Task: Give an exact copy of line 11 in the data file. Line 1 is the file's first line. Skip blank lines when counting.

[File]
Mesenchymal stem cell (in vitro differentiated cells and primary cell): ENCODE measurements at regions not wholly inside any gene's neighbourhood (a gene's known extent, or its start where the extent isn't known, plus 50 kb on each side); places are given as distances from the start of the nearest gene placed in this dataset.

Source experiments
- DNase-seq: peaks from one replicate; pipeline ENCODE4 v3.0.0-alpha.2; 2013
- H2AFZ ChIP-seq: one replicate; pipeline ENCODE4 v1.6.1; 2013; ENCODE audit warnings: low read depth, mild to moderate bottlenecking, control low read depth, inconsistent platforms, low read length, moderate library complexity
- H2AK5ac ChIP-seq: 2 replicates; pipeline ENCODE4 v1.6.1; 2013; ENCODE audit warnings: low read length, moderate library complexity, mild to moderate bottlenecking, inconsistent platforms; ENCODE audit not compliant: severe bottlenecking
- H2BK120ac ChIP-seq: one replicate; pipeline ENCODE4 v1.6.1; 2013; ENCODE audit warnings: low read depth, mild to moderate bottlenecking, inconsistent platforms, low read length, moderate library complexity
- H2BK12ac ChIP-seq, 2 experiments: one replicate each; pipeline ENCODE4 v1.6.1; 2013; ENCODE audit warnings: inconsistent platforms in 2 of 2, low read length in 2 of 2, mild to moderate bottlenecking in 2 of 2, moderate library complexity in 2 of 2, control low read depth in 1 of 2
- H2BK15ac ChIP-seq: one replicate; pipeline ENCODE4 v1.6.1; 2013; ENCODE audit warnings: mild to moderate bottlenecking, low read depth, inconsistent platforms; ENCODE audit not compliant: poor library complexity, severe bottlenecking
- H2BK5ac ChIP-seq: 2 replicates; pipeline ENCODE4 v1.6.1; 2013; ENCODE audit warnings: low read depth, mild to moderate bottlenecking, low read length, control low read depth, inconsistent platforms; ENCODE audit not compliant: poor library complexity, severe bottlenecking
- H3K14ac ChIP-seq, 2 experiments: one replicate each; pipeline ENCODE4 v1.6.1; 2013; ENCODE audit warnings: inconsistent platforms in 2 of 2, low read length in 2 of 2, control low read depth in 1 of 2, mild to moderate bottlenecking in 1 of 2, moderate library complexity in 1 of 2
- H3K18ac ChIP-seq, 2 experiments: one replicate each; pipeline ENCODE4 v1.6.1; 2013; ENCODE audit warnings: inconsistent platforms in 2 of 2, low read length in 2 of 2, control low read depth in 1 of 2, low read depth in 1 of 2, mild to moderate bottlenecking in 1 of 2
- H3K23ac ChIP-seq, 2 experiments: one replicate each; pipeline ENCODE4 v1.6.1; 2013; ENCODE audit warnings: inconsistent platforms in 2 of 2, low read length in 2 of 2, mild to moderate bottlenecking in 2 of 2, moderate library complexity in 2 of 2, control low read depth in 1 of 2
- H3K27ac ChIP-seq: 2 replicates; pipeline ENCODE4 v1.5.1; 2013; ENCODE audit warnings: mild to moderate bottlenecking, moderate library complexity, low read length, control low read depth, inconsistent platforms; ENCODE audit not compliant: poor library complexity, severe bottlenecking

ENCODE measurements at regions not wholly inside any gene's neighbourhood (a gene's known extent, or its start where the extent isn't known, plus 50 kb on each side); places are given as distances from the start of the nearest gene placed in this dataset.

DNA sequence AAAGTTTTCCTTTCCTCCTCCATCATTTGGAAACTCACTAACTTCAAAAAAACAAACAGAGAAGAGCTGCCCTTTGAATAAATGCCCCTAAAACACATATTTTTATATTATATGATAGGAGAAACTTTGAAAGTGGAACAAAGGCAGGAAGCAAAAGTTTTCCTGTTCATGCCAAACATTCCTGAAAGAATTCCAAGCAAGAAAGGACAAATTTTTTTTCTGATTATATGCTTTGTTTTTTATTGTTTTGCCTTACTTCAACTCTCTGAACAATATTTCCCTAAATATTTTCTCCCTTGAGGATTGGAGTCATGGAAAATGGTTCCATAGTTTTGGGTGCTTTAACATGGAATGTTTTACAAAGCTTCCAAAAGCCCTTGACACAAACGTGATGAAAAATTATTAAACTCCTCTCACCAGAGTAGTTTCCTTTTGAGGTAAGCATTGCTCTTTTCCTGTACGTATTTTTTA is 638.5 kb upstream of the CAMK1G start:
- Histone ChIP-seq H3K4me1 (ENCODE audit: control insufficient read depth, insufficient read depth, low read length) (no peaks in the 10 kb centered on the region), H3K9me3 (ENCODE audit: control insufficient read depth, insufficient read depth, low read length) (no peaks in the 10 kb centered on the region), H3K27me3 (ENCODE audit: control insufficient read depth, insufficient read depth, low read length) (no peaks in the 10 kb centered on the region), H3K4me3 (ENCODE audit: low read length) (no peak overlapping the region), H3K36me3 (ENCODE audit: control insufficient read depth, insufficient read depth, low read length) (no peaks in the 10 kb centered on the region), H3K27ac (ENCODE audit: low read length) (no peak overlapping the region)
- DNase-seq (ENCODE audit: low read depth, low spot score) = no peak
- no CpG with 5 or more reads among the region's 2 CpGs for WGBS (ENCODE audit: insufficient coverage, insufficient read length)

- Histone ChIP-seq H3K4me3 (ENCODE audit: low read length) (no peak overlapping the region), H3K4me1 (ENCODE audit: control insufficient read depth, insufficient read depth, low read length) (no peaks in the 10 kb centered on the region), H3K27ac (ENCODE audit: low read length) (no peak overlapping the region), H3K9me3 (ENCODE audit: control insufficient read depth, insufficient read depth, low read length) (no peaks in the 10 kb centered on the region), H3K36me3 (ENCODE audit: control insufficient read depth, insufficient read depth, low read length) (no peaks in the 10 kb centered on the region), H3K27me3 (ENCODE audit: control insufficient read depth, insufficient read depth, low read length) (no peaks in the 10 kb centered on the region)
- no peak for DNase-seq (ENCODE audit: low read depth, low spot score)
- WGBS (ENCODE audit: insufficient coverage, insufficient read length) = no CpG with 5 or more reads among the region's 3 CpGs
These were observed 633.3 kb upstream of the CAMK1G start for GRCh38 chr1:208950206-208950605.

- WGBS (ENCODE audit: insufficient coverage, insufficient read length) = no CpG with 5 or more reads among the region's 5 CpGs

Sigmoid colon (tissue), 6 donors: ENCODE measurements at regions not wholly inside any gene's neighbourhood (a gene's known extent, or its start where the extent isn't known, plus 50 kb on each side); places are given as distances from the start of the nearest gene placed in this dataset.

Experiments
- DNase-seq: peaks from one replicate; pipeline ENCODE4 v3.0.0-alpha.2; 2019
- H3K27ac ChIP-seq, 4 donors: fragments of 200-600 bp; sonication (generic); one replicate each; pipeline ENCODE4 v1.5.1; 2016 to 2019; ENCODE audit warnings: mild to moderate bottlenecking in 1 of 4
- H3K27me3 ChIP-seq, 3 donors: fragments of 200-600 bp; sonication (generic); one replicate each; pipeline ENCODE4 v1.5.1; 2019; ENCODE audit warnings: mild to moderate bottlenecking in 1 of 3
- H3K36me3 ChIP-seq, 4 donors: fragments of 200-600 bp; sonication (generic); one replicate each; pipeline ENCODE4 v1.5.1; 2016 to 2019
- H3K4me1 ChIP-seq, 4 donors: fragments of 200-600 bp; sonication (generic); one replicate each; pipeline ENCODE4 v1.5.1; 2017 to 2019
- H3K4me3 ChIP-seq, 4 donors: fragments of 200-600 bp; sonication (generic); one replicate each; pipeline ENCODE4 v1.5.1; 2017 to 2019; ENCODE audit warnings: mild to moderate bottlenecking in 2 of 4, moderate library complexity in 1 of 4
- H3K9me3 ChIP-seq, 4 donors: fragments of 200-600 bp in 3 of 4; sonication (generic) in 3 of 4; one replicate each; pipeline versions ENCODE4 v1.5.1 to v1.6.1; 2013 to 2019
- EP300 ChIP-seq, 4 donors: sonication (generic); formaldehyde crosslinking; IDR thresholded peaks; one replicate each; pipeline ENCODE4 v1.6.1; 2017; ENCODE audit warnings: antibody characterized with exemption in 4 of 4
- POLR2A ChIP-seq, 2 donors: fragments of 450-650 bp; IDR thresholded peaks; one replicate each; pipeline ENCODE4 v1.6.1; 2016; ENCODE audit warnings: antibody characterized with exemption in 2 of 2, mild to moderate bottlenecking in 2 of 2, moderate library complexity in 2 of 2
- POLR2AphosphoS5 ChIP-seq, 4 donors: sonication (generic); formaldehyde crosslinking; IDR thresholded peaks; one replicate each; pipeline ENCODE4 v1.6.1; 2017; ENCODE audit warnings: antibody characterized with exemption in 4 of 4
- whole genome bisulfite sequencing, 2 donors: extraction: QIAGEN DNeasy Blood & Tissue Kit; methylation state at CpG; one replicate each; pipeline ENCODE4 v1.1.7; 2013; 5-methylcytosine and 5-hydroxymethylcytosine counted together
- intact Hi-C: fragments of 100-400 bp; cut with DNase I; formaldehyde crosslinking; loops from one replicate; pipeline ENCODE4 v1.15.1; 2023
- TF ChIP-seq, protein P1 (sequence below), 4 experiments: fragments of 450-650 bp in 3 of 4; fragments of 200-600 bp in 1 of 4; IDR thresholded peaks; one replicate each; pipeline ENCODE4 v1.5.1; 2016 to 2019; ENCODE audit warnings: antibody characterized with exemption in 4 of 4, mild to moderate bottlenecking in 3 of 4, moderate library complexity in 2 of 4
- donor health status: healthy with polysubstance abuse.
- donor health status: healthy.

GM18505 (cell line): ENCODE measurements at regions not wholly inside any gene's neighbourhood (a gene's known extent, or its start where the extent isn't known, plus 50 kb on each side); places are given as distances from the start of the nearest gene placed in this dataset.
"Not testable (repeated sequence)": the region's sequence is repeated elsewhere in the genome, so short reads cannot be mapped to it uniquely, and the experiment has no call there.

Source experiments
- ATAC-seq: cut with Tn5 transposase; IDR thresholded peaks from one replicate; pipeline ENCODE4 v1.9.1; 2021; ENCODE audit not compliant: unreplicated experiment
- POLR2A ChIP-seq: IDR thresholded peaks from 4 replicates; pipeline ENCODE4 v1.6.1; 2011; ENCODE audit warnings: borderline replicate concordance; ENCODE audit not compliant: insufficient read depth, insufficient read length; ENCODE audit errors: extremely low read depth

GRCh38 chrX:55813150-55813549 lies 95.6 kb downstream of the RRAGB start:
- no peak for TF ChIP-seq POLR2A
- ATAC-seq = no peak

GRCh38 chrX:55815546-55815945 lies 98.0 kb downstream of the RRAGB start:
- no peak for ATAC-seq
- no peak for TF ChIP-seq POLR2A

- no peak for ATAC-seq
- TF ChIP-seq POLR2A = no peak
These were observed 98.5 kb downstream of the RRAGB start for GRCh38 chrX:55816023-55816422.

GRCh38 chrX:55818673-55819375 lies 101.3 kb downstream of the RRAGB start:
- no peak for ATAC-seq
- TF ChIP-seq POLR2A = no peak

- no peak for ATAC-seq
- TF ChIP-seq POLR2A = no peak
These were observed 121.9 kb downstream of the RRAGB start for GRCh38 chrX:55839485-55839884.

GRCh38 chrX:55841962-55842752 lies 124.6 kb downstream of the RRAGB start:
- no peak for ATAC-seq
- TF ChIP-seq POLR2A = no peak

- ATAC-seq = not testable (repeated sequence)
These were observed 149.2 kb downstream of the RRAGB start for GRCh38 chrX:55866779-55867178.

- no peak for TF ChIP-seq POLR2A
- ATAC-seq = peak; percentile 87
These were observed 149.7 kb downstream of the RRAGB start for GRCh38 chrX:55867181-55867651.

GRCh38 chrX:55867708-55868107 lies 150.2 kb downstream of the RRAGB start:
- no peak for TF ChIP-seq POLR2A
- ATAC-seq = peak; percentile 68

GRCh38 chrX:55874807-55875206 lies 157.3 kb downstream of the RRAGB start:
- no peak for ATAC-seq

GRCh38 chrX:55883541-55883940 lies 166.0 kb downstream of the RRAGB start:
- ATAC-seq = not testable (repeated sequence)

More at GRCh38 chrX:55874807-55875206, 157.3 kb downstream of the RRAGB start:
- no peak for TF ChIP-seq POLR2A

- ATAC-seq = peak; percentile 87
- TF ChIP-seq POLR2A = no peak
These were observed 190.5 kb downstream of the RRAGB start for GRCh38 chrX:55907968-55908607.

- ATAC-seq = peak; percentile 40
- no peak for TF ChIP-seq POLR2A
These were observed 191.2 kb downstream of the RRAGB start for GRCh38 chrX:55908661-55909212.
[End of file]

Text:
- H3K18ac ChIP-seq, 2 experiments: one replicate each; pipeline ENCODE4 v1.6.1; 2013; ENCODE audit warnings: inconsistent platforms in 2 of 2, low read length in 2 of 2, control low read depth in 1 of 2, low read depth in 1 of 2, mild to moderate bottlenecking in 1 of 2